Scores of the moon jellyfish are being cultivated.
Pictures taken by scientists reveal the unique symmetrical snow crystal shapes of the jellyfish, when viewed under the lens of a microscope.
As part of an experiment scientists at the Marine Biological Association are filming the jellyfish to document the decisions they make when searching for food.
Scientists say the palm-sized creatures share similar movements patterns to more sophisticated animals such as turtles, basking sharks and marine birds, particularly when searching for food.
John Rundle of the Marine Biological Association, who has cultured the jellyfish from infants to adults in the laboratory, said the largest now measures 3 ins (7 cm) in diameter.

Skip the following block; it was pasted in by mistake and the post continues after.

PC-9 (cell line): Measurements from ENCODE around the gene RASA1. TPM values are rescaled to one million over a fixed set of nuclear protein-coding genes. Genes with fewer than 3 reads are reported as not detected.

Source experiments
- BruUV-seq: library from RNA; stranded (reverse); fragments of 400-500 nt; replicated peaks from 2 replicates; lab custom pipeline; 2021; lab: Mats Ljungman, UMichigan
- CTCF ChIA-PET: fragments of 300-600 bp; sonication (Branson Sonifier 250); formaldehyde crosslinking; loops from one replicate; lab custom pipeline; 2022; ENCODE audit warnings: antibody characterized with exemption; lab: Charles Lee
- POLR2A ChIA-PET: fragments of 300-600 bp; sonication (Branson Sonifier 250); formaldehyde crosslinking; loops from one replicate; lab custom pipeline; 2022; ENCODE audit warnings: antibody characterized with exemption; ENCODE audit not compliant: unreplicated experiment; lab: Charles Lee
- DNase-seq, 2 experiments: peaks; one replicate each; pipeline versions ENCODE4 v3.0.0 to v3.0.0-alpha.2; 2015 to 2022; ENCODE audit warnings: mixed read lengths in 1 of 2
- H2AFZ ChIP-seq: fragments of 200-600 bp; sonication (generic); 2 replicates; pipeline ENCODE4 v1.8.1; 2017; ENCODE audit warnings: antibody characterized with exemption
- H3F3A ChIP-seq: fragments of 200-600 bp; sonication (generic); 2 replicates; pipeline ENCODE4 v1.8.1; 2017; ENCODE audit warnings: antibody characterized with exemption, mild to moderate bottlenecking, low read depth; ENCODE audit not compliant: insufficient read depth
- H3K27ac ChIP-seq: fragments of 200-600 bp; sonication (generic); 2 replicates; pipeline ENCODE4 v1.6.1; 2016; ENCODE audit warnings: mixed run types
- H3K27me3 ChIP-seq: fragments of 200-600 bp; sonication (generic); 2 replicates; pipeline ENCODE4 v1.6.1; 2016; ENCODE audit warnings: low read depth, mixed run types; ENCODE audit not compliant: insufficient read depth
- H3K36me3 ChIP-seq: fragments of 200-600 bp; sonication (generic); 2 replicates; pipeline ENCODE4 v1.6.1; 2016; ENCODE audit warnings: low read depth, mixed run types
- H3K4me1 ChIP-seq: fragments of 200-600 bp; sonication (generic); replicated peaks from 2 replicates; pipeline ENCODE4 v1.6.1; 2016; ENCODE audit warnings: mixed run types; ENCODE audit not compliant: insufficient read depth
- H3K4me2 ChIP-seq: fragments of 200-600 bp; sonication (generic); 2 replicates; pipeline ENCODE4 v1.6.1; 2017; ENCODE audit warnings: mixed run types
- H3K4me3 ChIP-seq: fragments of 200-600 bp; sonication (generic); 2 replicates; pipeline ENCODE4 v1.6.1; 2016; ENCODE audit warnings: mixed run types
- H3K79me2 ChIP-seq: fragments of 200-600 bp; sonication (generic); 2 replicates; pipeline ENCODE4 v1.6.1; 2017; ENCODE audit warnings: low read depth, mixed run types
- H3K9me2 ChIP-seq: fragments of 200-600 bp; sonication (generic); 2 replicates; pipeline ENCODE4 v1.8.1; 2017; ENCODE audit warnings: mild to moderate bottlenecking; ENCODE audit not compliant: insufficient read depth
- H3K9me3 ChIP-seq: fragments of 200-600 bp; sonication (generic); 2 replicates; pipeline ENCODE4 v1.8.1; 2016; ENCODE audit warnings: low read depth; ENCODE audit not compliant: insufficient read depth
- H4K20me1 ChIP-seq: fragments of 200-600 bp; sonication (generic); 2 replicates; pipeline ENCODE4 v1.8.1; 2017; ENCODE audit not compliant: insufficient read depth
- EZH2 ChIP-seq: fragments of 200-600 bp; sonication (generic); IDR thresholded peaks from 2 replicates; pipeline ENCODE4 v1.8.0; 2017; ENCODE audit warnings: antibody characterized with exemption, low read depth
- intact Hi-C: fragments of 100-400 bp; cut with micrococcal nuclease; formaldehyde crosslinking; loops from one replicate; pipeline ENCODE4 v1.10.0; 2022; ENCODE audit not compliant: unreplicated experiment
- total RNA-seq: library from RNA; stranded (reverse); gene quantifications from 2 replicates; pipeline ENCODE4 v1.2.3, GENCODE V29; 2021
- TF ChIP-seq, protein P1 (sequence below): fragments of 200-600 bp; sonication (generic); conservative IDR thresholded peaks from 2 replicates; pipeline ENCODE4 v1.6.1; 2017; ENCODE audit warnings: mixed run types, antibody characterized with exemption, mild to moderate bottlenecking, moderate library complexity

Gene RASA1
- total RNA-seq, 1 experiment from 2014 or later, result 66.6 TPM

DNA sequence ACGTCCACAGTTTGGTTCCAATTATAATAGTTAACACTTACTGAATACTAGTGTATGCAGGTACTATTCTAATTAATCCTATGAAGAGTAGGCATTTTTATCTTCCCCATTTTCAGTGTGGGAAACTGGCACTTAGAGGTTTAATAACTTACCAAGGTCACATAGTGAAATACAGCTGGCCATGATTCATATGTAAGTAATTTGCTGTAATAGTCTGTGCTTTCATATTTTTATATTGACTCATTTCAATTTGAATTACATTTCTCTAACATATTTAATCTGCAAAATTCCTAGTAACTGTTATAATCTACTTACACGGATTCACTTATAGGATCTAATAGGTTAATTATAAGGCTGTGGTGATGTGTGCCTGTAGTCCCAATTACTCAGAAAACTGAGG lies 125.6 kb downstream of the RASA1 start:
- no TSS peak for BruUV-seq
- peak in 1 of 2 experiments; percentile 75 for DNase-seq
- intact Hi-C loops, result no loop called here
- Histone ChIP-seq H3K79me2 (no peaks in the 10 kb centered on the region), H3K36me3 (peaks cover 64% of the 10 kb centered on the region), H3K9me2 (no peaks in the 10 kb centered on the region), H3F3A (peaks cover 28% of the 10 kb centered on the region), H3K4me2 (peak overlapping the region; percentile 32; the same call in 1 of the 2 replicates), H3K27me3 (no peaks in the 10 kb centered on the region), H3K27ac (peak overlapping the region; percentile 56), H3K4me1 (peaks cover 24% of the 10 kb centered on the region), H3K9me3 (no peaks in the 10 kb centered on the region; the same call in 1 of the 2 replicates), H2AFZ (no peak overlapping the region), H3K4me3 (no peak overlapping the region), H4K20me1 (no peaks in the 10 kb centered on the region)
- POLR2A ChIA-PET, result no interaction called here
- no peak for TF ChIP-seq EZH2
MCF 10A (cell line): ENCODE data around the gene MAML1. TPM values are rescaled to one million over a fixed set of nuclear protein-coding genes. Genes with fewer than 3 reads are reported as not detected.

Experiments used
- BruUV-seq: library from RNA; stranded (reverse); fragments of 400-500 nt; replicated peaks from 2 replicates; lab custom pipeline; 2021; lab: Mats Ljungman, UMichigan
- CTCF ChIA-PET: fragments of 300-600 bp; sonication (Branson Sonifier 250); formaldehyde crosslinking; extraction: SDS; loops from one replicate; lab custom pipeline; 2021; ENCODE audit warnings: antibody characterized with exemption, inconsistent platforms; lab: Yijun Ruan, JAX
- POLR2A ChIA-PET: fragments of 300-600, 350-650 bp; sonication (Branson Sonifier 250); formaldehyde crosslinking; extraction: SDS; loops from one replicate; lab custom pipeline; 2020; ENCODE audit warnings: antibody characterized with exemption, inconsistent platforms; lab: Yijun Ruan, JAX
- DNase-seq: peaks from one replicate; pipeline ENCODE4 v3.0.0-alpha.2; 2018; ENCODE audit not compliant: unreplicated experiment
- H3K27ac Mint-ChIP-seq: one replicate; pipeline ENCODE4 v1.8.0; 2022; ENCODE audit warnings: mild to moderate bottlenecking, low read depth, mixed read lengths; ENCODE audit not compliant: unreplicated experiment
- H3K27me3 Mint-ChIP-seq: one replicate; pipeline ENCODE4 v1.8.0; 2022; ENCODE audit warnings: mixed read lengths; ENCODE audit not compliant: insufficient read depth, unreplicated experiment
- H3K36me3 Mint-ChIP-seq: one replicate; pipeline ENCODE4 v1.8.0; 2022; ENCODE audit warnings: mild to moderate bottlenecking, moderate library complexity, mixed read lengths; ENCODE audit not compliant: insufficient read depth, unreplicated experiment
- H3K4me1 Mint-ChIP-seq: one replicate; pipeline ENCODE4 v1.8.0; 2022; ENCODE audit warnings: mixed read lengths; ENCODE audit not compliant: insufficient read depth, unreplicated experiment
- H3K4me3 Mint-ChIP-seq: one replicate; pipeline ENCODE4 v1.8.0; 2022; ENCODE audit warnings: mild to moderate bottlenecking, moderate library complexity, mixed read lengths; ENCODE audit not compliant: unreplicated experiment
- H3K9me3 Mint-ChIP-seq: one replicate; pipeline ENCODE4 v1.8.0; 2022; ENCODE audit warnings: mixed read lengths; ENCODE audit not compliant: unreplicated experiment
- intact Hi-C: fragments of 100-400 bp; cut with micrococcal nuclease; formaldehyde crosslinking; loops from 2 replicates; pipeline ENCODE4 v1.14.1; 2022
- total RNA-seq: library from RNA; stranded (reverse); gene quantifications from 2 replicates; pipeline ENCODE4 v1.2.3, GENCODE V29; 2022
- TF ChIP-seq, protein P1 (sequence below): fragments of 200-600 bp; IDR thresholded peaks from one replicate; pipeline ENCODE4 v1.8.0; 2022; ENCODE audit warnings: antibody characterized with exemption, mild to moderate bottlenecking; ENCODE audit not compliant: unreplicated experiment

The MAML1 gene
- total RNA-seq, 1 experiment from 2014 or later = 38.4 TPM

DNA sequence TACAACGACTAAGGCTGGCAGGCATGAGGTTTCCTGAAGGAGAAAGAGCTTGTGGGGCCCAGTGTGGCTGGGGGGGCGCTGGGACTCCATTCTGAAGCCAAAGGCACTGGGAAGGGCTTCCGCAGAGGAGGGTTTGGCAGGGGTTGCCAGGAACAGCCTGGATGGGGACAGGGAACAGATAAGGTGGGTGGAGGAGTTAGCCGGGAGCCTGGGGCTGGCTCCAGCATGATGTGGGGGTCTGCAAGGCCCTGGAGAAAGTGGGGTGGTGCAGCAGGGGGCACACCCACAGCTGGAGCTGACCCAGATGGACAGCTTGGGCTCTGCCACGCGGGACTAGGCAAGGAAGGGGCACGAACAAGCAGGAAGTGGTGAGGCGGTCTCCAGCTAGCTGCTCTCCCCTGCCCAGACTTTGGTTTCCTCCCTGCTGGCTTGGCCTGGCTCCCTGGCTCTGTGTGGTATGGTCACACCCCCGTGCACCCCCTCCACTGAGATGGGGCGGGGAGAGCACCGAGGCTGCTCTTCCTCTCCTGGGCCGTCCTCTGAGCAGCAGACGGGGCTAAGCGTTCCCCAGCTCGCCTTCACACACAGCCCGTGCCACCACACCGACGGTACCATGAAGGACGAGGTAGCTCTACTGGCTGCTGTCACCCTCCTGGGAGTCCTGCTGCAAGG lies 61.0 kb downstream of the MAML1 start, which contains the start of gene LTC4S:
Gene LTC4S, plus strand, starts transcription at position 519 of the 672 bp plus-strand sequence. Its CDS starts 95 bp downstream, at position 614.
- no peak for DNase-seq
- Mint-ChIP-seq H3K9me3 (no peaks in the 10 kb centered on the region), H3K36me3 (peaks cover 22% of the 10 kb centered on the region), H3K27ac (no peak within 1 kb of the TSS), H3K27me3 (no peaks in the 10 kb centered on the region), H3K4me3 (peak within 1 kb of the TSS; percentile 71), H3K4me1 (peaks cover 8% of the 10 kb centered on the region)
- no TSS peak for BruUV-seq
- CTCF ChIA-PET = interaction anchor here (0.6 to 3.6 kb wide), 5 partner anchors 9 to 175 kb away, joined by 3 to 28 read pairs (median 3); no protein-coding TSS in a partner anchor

He took pictures throughout their development and said they started out as small as 0.1 ins (3mm).
He said: “They grow very quickly and do not keep that shape for long. “We have built a special aquarium for the jellyfish with the water moving around in an ever circular flow.
“Jellyfish do not thrive in static water.”
Guy Baker, of the Marine Biological Association, said: “These things have to find food.
“They can’t just see it and get to it. “The idea is that there are patterns to search that maximise the chances of finding food.”